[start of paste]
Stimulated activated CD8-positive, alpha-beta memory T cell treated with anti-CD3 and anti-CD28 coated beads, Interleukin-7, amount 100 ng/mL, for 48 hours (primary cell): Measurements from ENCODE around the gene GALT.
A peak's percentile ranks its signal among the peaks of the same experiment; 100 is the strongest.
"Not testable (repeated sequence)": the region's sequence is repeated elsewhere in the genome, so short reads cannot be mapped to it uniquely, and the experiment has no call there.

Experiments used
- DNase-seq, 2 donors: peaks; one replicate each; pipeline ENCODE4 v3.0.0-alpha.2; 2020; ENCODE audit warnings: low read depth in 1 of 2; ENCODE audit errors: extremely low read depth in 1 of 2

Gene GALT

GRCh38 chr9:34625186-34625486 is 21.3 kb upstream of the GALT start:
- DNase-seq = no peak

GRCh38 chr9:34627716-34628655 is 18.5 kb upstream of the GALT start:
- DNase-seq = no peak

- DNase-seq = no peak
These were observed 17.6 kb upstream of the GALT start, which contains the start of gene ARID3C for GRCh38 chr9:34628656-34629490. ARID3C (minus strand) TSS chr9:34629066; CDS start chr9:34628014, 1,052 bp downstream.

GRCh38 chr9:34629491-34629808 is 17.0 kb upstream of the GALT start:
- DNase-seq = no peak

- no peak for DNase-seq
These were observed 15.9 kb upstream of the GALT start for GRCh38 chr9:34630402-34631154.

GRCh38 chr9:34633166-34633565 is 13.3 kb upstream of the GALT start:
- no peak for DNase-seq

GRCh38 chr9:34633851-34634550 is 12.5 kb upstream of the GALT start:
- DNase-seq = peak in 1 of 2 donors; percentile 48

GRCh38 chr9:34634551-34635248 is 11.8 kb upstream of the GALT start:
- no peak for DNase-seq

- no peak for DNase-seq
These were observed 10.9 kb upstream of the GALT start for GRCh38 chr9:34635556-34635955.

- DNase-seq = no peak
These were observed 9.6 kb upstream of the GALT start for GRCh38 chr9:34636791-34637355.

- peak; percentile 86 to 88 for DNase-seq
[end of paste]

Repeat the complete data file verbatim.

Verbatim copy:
Stimulated activated CD8-positive, alpha-beta memory T cell treated with anti-CD3 and anti-CD28 coated beads, Interleukin-7, amount 100 ng/mL, for 48 hours (primary cell): Measurements from ENCODE around the gene GALT.
A peak's percentile ranks its signal among the peaks of the same experiment; 100 is the strongest.
"Not testable (repeated sequence)": the region's sequence is repeated elsewhere in the genome, so short reads cannot be mapped to it uniquely, and the experiment has no call there.

Experiments used
- DNase-seq, 2 donors: peaks; one replicate each; pipeline ENCODE4 v3.0.0-alpha.2; 2020; ENCODE audit warnings: low read depth in 1 of 2; ENCODE audit errors: extremely low read depth in 1 of 2

Gene GALT

GRCh38 chr9:34625186-34625486 is 21.3 kb upstream of the GALT start:
- DNase-seq = no peak

GRCh38 chr9:34627716-34628655 is 18.5 kb upstream of the GALT start:
- DNase-seq = no peak

- DNase-seq = no peak
These were observed 17.6 kb upstream of the GALT start, which contains the start of gene ARID3C for GRCh38 chr9:34628656-34629490. ARID3C (minus strand) TSS chr9:34629066; CDS start chr9:34628014, 1,052 bp downstream.

GRCh38 chr9:34629491-34629808 is 17.0 kb upstream of the GALT start:
- DNase-seq = no peak

- no peak for DNase-seq
These were observed 15.9 kb upstream of the GALT start for GRCh38 chr9:34630402-34631154.

GRCh38 chr9:34633166-34633565 is 13.3 kb upstream of the GALT start:
- no peak for DNase-seq

GRCh38 chr9:34633851-34634550 is 12.5 kb upstream of the GALT start:
- DNase-seq = peak in 1 of 2 donors; percentile 48

GRCh38 chr9:34634551-34635248 is 11.8 kb upstream of the GALT start:
- no peak for DNase-seq

- no peak for DNase-seq
These were observed 10.9 kb upstream of the GALT start for GRCh38 chr9:34635556-34635955.

- DNase-seq = no peak
These were observed 9.6 kb upstream of the GALT start for GRCh38 chr9:34636791-34637355.

- peak; percentile 86 to 88 for DNase-seq